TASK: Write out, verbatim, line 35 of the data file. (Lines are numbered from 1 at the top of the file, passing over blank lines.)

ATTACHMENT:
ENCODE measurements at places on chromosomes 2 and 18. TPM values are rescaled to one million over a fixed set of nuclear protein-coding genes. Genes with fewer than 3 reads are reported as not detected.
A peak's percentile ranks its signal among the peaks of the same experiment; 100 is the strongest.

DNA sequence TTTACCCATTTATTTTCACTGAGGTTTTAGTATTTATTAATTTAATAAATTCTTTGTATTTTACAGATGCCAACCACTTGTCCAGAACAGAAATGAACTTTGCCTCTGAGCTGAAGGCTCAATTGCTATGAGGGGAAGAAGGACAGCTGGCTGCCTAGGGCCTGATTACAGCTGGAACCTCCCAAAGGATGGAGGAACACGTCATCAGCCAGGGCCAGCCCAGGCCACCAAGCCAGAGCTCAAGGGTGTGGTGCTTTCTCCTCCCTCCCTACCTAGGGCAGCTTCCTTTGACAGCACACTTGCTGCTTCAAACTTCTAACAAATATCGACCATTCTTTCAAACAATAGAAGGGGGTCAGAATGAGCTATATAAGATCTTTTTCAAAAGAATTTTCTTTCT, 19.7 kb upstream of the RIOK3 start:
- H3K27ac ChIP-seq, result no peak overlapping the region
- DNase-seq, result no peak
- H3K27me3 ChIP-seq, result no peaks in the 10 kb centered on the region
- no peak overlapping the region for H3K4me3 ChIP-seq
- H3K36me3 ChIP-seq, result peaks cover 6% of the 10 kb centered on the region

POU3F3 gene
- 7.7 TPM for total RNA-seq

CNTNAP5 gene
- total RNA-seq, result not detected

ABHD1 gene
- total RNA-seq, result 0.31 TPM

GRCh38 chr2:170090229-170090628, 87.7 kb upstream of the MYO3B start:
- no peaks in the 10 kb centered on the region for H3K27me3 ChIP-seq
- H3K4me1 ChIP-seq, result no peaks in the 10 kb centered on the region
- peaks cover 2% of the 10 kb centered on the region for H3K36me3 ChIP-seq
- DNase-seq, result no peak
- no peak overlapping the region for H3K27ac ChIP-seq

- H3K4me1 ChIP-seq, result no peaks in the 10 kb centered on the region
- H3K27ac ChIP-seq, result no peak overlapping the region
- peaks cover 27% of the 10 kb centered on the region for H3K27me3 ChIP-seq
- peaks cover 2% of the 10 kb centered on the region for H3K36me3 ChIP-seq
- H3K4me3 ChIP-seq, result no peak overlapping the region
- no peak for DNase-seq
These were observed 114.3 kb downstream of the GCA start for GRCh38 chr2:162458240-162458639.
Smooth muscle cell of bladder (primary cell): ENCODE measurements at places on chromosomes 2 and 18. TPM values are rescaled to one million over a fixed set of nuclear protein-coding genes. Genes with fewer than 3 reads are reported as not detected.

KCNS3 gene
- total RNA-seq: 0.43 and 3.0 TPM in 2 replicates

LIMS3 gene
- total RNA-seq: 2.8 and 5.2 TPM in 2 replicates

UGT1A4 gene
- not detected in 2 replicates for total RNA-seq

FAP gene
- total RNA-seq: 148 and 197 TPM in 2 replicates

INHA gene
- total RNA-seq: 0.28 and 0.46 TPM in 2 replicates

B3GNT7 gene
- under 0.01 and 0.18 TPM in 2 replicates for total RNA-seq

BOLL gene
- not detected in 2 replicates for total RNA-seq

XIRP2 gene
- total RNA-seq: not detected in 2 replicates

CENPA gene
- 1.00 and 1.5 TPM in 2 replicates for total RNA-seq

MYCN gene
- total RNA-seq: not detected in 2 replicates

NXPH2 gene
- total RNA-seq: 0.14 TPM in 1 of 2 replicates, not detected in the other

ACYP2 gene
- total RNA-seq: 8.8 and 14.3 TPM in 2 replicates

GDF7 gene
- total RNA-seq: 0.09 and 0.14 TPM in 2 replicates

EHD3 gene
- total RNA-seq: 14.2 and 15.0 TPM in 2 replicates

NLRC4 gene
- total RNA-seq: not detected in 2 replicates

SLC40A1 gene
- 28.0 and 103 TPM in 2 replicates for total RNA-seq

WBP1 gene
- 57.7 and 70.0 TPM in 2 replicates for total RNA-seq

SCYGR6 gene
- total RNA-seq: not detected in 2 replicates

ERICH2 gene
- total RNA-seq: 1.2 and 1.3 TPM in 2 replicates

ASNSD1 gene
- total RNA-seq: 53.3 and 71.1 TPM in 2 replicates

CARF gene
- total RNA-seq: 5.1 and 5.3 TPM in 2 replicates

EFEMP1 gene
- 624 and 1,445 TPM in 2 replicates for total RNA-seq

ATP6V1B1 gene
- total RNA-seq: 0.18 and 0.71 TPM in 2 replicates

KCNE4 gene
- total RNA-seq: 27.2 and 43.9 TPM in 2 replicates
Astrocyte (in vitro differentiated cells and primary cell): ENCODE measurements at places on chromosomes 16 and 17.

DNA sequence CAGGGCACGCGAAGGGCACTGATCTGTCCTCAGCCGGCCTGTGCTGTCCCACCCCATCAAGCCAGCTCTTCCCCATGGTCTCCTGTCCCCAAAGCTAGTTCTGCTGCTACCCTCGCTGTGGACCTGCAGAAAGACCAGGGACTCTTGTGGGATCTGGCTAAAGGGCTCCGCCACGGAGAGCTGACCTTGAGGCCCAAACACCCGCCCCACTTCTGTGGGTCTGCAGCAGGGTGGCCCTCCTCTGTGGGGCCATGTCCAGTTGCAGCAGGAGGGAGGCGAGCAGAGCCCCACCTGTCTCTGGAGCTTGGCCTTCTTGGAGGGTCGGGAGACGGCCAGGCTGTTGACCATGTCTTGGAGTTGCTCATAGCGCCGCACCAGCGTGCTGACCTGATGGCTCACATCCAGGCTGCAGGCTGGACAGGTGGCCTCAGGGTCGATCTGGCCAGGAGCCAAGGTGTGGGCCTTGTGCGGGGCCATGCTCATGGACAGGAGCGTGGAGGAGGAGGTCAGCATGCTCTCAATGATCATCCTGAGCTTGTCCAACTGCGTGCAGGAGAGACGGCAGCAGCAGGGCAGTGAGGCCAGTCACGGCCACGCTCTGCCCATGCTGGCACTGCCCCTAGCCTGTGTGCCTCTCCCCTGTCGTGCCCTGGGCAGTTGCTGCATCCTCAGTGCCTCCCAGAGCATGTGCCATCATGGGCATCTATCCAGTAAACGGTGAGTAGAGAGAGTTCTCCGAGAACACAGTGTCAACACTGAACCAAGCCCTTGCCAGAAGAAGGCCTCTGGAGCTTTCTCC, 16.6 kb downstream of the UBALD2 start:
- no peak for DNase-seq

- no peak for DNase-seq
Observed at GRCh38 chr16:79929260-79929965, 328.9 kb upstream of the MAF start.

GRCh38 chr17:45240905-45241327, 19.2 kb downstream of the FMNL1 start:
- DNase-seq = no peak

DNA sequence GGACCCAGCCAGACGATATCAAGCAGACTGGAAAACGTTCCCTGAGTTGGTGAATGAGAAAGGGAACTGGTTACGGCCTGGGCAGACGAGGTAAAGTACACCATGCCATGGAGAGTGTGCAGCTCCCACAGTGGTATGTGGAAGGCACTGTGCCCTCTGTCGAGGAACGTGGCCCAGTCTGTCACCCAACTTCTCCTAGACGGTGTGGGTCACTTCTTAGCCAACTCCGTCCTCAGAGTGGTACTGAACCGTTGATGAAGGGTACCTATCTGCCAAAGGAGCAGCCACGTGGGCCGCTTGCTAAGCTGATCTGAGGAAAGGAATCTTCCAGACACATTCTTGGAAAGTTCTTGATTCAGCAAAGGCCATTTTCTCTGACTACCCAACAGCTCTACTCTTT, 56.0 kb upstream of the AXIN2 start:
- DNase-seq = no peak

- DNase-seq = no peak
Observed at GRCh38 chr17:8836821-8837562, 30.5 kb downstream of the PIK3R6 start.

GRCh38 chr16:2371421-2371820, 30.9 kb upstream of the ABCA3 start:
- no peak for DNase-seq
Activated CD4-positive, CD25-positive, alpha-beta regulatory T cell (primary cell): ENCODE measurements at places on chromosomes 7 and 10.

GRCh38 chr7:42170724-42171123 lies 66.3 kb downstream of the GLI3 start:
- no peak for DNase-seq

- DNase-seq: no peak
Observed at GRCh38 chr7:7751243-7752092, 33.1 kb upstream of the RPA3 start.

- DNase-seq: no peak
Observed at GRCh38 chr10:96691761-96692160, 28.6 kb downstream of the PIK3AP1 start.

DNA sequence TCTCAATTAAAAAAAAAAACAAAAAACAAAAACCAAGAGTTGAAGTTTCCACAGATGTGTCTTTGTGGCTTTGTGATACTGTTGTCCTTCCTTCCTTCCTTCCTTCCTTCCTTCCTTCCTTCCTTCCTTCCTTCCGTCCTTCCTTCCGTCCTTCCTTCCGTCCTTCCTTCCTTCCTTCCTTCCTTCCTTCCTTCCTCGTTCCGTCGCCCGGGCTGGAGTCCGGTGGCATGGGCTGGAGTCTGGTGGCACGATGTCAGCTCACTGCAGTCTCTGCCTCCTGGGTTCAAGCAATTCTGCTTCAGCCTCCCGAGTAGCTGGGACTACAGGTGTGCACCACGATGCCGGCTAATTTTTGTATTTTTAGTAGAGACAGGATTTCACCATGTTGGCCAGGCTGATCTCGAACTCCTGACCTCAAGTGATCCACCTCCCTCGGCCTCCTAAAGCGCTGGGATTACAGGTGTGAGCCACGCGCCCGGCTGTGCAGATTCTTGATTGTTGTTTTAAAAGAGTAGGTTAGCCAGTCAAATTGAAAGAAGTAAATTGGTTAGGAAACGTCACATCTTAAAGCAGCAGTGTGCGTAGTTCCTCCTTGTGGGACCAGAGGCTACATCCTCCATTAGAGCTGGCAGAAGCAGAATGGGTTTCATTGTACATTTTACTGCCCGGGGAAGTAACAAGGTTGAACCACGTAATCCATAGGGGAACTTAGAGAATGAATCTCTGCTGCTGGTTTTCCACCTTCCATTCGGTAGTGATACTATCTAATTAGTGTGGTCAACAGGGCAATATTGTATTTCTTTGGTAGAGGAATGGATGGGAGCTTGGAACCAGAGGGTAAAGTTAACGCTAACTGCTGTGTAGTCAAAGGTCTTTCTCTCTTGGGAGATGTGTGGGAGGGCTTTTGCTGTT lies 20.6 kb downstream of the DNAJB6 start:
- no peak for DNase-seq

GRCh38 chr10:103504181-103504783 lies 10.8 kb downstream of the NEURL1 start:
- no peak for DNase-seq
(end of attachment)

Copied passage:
FAP gene